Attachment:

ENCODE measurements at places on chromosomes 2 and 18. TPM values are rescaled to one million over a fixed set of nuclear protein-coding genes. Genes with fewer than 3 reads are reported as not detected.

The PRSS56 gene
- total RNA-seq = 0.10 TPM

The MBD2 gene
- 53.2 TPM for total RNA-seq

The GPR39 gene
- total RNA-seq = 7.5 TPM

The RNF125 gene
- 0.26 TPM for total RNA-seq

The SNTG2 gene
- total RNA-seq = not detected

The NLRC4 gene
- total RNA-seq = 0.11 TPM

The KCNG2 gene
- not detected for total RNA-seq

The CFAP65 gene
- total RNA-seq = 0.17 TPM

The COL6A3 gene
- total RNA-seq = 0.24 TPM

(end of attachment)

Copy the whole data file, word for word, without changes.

ENCODE measurements at places on chromosomes 2 and 18. TPM values are rescaled to one million over a fixed set of nuclear protein-coding genes. Genes with fewer than 3 reads are reported as not detected.

The PRSS56 gene
- total RNA-seq = 0.10 TPM

The MBD2 gene
- 53.2 TPM for total RNA-seq

The GPR39 gene
- total RNA-seq = 7.5 TPM

The RNF125 gene
- 0.26 TPM for total RNA-seq

The SNTG2 gene
- total RNA-seq = not detected

The NLRC4 gene
- total RNA-seq = 0.11 TPM

The KCNG2 gene
- not detected for total RNA-seq

The CFAP65 gene
- total RNA-seq = 0.17 TPM

The COL6A3 gene
- total RNA-seq = 0.24 TPM